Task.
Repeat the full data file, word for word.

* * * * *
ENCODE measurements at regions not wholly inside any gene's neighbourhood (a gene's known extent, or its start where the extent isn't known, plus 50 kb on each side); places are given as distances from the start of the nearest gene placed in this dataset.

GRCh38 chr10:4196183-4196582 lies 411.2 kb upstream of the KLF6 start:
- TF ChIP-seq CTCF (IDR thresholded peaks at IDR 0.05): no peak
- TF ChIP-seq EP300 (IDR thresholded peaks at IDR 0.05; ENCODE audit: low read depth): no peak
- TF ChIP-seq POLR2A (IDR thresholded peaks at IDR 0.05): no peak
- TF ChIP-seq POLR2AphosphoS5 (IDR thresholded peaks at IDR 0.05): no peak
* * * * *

ENCODE measurements at regions not wholly inside any gene's neighbourhood (a gene's known extent, or its start where the extent isn't known, plus 50 kb on each side); places are given as distances from the start of the nearest gene placed in this dataset.

GRCh38 chr10:4196183-4196582 lies 411.2 kb upstream of the KLF6 start:
- TF ChIP-seq CTCF (IDR thresholded peaks at IDR 0.05): no peak
- TF ChIP-seq EP300 (IDR thresholded peaks at IDR 0.05; ENCODE audit: low read depth): no peak
- TF ChIP-seq POLR2A (IDR thresholded peaks at IDR 0.05): no peak
- TF ChIP-seq POLR2AphosphoS5 (IDR thresholded peaks at IDR 0.05): no peak